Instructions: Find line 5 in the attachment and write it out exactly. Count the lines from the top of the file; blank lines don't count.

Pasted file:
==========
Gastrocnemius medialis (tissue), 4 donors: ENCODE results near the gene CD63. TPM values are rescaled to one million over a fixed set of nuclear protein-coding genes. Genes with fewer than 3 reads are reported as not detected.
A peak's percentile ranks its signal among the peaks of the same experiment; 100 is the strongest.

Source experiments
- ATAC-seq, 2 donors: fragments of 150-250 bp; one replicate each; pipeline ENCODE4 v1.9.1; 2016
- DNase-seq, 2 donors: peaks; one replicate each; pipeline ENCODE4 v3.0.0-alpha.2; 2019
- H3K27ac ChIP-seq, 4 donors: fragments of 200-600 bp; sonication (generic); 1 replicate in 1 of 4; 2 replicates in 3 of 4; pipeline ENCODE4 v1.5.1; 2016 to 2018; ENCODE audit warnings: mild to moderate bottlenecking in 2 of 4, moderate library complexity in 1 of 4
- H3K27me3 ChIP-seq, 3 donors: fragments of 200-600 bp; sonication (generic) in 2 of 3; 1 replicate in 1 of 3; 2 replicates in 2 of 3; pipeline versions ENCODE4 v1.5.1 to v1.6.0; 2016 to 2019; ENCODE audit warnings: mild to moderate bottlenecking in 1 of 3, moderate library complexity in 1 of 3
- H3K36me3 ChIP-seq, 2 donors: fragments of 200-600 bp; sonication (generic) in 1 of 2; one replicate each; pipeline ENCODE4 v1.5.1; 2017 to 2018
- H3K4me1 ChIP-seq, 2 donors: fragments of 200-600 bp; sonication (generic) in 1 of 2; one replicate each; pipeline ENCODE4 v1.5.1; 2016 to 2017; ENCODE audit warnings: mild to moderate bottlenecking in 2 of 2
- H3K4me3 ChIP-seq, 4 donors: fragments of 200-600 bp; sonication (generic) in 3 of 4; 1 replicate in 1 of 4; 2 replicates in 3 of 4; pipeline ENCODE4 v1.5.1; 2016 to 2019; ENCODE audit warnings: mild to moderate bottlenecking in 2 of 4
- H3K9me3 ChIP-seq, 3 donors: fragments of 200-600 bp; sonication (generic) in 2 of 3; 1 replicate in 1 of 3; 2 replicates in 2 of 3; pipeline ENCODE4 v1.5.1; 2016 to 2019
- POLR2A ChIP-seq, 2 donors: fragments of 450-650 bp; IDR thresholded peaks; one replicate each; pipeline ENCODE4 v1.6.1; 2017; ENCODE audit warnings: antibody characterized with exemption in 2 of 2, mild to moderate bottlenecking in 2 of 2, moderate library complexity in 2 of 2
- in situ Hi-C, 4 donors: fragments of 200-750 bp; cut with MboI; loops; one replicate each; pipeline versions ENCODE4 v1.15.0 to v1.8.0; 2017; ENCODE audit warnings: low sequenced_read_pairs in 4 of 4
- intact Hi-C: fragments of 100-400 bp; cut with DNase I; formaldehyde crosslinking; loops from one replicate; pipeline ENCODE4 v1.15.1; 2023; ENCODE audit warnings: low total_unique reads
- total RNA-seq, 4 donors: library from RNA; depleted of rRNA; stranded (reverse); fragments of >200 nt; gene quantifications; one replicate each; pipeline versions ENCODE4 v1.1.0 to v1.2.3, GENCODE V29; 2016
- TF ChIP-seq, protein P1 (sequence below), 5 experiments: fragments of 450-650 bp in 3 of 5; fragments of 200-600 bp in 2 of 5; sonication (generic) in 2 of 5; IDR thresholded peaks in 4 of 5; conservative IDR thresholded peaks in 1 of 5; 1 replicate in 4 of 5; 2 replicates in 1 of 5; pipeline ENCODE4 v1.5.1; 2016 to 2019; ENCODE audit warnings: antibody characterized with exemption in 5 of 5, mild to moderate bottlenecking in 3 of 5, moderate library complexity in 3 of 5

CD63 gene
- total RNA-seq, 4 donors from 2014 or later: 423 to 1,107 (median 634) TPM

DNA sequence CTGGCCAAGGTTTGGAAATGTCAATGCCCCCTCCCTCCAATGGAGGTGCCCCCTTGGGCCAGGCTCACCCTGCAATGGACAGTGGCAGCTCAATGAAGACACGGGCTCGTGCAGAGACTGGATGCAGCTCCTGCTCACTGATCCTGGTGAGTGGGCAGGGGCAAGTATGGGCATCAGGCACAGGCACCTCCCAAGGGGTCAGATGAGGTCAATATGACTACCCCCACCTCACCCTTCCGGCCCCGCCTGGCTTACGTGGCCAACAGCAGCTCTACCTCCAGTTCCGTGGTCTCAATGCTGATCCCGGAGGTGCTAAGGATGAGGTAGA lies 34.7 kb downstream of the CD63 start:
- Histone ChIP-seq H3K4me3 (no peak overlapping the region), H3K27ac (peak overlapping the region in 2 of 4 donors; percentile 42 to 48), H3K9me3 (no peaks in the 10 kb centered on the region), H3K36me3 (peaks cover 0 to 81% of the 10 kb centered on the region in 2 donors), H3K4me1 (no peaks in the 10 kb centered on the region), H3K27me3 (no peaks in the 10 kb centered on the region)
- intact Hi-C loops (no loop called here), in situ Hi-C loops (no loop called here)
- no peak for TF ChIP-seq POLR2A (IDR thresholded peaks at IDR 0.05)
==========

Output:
- DNase-seq, 2 donors: peaks; one replicate each; pipeline ENCODE4 v3.0.0-alpha.2; 2019